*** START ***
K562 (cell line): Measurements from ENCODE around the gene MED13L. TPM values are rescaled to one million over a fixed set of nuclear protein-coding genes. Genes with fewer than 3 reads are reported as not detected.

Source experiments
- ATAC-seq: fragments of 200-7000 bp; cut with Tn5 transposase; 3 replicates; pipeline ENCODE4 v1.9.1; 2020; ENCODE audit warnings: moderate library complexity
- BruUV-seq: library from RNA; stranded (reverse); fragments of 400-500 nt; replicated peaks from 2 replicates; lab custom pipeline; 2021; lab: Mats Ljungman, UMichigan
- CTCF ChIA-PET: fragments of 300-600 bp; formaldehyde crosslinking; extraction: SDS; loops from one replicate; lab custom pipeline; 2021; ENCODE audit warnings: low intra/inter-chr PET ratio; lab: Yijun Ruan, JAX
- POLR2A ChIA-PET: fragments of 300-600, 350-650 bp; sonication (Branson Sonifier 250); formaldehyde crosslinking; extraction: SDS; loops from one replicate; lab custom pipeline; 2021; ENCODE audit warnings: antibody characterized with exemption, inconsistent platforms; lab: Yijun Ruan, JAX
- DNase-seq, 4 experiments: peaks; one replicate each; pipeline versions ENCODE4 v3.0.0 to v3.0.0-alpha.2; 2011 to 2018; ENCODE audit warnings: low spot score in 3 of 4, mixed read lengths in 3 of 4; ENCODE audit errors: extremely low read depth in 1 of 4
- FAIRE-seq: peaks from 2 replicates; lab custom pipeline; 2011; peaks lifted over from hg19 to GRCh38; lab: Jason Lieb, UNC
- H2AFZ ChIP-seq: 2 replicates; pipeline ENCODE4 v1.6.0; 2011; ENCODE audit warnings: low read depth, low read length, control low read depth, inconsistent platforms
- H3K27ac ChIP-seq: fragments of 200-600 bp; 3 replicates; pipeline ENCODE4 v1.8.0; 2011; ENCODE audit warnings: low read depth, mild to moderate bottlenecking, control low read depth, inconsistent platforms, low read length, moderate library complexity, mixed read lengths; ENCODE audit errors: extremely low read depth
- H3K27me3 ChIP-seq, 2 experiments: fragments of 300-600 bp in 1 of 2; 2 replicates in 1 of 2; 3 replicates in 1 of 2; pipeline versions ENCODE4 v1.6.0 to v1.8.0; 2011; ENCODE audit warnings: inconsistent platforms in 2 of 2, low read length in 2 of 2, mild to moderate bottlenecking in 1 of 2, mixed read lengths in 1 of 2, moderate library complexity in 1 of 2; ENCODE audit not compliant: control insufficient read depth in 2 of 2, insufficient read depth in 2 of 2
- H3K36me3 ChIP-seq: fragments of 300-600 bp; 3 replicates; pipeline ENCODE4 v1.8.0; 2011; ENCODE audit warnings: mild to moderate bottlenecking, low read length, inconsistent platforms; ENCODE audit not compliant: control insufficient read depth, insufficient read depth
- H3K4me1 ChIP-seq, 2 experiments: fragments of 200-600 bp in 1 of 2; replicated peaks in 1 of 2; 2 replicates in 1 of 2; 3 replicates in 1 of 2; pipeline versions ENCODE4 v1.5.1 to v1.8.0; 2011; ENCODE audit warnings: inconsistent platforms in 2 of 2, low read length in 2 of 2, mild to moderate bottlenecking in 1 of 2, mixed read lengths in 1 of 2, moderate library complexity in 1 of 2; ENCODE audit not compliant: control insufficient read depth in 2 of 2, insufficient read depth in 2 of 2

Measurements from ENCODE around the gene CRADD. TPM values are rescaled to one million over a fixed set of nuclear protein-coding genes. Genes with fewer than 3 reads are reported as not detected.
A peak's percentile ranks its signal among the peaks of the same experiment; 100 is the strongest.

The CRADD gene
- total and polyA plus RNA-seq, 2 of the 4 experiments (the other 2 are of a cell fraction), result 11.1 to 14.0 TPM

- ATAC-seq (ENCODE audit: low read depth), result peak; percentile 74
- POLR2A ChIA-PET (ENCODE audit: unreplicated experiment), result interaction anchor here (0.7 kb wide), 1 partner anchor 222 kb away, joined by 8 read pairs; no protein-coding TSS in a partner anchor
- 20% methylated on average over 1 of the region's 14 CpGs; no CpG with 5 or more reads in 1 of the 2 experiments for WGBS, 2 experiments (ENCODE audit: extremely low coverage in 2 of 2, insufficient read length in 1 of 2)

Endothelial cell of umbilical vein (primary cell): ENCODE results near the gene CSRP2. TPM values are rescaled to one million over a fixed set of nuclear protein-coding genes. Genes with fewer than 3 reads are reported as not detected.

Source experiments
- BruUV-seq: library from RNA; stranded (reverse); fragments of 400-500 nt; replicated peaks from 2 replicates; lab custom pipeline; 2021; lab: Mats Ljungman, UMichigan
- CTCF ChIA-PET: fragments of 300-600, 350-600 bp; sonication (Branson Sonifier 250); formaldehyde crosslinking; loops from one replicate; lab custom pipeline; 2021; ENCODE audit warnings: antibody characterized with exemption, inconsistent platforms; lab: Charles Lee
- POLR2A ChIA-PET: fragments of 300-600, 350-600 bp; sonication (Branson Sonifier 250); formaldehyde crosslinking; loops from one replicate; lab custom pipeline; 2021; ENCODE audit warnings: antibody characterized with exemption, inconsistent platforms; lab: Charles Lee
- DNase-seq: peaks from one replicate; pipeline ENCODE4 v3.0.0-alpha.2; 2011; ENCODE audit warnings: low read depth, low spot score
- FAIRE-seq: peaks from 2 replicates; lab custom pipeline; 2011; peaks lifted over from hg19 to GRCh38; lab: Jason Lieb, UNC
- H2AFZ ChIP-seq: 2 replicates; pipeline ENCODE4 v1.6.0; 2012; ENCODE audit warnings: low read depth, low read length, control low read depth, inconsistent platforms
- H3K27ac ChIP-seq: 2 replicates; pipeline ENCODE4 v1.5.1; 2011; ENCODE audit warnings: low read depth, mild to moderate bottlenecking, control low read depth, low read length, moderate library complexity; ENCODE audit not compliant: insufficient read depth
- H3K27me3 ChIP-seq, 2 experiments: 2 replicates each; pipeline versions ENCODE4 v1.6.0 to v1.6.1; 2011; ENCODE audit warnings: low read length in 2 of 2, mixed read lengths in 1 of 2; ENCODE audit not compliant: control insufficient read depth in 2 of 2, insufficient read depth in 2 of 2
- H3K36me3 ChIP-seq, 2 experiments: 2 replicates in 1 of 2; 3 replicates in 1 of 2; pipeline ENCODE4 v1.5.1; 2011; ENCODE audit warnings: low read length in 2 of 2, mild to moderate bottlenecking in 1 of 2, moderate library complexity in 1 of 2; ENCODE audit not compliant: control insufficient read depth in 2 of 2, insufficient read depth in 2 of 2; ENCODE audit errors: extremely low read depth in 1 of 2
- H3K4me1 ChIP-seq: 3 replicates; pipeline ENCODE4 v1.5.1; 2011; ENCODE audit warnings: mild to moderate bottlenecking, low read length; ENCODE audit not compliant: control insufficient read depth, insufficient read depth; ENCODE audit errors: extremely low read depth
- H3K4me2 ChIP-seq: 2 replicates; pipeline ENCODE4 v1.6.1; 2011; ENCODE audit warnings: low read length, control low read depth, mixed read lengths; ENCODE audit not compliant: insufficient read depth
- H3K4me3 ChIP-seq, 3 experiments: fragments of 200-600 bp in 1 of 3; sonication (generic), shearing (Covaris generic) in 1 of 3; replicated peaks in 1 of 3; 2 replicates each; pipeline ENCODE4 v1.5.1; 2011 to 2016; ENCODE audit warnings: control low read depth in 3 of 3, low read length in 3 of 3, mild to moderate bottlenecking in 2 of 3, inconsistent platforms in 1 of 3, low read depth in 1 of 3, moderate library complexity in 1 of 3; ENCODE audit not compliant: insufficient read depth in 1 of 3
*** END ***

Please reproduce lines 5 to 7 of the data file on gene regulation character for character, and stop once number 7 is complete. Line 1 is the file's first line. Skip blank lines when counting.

- CTCF ChIA-PET: fragments of 300-600 bp; formaldehyde crosslinking; extraction: SDS; loops from one replicate; lab custom pipeline; 2021; ENCODE audit warnings: low intra/inter-chr PET ratio; lab: Yijun Ruan, JAX
- POLR2A ChIA-PET: fragments of 300-600, 350-650 bp; sonication (Branson Sonifier 250); formaldehyde crosslinking; extraction: SDS; loops from one replicate; lab custom pipeline; 2021; ENCODE audit warnings: antibody characterized with exemption, inconsistent platforms; lab: Yijun Ruan, JAX
- DNase-seq, 4 experiments: peaks; one replicate each; pipeline versions ENCODE4 v3.0.0 to v3.0.0-alpha.2; 2011 to 2018; ENCODE audit warnings: low spot score in 3 of 4, mixed read lengths in 3 of 4; ENCODE audit errors: extremely low read depth in 1 of 4